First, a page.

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Ministerial Roundtable on Inter-linkages among the Thematic Issues, including Adaptation to Climate Change

Daniel A. Reifsnyder, Deputy Assistant Secretary for Environment and Sustainable Development
Remarks to the High Level Segment Sixteenth Session Commission on Sustainable Development United Nations
New York City
May 14, 2008

In this critical cycle of the Commission on Sustainable Development, there are at least three institutional and policy elements essential to success: (1) first, the foundational role of science and education; (2) second, the empowerment of local communities to make decisions that make sense in the context of cultural, political and environmental realities; and (3) third, the efficient delivery of information and tools to people in ways that allow them to adapt science and market knowledge to where they live.

Mr. Chairman, the questions before us this afternoon are asking how we can make progress in several areas. In addressing questions 2-5 as posed for this afternoon’s session, I would like to cite one example here in the United States. One important way to encourage adoption of sustainable agricultural practices is to provide tailored technical assistance that is free, up-to-date, and easy to understand.

The National Sustainable Agriculture Information Service (NSAIS) is a unique technical assistance service provided through a public/private partnership between our U.S. Department of Agriculture’s Rural Business-Cooperative Service and the National Center for Appropriate Technology, a national nonprofit organization. This program offers a “one-stop shop” for farmers and ranchers – the only national program to provide one-on-one technical assistance on sustainable agriculture and marketing to all 50 states.

Free technical assistance is offered via a toll-free telephone number that is answered in English and Spanish for 12 hours each day. Assistance is also available through a website that offers more than 250 publications on topics directly related to sustainable agriculture and marketing. The technical staff includes highly qualified individuals representing diverse agricultural disciplines including horticulture, agronomy, animal science, agriculture economics and marketing. Most staff members also have experience in farming, ranching, extension and education.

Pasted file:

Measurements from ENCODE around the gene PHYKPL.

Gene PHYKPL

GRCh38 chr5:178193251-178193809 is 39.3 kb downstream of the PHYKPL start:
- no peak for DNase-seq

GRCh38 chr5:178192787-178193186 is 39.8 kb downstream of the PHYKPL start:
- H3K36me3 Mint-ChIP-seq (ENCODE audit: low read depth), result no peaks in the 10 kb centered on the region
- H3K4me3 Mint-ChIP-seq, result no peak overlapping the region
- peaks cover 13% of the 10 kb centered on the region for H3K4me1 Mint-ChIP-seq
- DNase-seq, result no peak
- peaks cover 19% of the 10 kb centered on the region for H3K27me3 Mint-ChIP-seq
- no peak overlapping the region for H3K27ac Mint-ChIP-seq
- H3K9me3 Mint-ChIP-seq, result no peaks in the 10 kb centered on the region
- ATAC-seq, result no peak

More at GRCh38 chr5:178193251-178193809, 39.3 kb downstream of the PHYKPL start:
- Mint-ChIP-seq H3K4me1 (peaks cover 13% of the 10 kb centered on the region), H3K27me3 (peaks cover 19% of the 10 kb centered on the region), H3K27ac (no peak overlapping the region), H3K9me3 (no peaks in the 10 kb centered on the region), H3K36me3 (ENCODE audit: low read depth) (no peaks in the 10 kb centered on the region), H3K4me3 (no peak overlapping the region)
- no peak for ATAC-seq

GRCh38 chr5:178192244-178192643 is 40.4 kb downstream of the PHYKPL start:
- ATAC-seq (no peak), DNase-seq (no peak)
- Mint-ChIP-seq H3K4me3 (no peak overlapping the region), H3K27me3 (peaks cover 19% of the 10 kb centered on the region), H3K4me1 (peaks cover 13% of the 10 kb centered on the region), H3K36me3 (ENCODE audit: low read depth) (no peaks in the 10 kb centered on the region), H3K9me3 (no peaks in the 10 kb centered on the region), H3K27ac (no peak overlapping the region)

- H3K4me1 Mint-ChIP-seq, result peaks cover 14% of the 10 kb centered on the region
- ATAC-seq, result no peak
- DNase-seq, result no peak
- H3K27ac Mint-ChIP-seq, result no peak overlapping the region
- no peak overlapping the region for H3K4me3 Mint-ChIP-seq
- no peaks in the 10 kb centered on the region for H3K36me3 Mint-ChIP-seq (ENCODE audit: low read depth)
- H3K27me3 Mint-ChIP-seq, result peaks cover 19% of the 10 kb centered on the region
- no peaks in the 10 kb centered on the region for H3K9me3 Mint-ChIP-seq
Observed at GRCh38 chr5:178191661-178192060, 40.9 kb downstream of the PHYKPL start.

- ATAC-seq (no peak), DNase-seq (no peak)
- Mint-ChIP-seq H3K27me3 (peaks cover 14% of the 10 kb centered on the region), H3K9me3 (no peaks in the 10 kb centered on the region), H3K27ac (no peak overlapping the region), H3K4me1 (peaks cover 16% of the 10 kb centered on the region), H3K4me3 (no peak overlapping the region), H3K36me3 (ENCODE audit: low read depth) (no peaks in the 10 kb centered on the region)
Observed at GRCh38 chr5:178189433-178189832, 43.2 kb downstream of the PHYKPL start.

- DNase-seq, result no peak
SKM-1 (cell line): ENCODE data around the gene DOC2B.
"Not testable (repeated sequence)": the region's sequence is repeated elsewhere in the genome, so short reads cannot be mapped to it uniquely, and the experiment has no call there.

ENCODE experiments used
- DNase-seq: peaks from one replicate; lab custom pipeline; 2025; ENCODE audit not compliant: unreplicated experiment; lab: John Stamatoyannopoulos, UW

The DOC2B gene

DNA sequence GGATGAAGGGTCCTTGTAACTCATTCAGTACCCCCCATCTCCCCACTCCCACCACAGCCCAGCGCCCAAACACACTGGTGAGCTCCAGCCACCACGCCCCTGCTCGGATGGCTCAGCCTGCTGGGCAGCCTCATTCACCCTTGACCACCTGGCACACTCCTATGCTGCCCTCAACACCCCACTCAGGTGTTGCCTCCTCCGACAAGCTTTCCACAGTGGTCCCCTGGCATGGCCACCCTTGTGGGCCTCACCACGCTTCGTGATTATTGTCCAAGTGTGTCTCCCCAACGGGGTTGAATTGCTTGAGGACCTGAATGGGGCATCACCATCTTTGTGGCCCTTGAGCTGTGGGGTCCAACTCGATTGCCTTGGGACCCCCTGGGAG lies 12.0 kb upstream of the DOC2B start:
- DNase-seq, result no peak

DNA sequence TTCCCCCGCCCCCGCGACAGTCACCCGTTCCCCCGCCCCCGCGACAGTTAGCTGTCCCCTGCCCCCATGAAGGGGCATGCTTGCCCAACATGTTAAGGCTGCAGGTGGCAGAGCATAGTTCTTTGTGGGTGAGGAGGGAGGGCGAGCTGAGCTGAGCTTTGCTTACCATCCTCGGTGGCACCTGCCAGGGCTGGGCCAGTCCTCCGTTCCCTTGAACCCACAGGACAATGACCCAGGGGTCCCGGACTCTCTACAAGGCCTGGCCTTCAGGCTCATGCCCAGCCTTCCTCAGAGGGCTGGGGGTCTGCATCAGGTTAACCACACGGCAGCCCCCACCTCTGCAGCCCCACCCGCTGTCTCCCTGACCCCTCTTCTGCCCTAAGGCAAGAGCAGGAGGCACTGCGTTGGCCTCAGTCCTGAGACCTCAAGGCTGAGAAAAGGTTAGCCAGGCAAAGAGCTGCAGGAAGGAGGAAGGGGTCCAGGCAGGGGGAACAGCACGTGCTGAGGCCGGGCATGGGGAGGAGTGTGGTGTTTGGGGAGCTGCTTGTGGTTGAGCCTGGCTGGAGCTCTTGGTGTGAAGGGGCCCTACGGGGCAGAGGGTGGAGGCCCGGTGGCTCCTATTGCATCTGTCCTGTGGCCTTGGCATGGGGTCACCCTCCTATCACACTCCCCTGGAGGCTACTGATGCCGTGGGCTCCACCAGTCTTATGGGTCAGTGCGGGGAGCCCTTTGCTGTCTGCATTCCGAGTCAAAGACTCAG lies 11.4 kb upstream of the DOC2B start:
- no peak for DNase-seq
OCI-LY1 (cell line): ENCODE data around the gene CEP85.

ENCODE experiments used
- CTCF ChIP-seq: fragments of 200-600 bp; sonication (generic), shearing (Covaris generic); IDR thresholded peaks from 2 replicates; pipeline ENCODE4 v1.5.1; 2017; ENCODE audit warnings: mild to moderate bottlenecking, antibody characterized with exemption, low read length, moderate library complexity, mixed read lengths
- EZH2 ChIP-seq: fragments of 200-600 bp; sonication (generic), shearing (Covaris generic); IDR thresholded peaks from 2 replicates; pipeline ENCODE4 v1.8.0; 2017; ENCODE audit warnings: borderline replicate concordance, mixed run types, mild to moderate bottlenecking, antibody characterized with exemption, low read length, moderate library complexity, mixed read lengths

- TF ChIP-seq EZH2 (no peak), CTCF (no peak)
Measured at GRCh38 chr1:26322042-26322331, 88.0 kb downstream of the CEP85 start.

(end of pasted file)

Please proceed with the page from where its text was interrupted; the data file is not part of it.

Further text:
In 2007, the National Sustainable Agriculture Information Service provided more than 26,000 responses to technical assistance requests. Its website received more than 2.9 million unique visitors and more than 2.5 million publications were downloaded or printed from the site. In 2004, a third-party evaluation of the services showed excellent, very high satisfaction ratings with the 800 line services, website, and information provided. A majority of respondents reported changing some part of their operation based on information received from the program.

Having a “one-stop” approach simplifies access to the latest information on production practices, alternative crop and livestock enterprises, innovative marketing, organic certification, and highlights of local, regional and national sustainable agriculture activities.

Thank you, Mr. Chairman.



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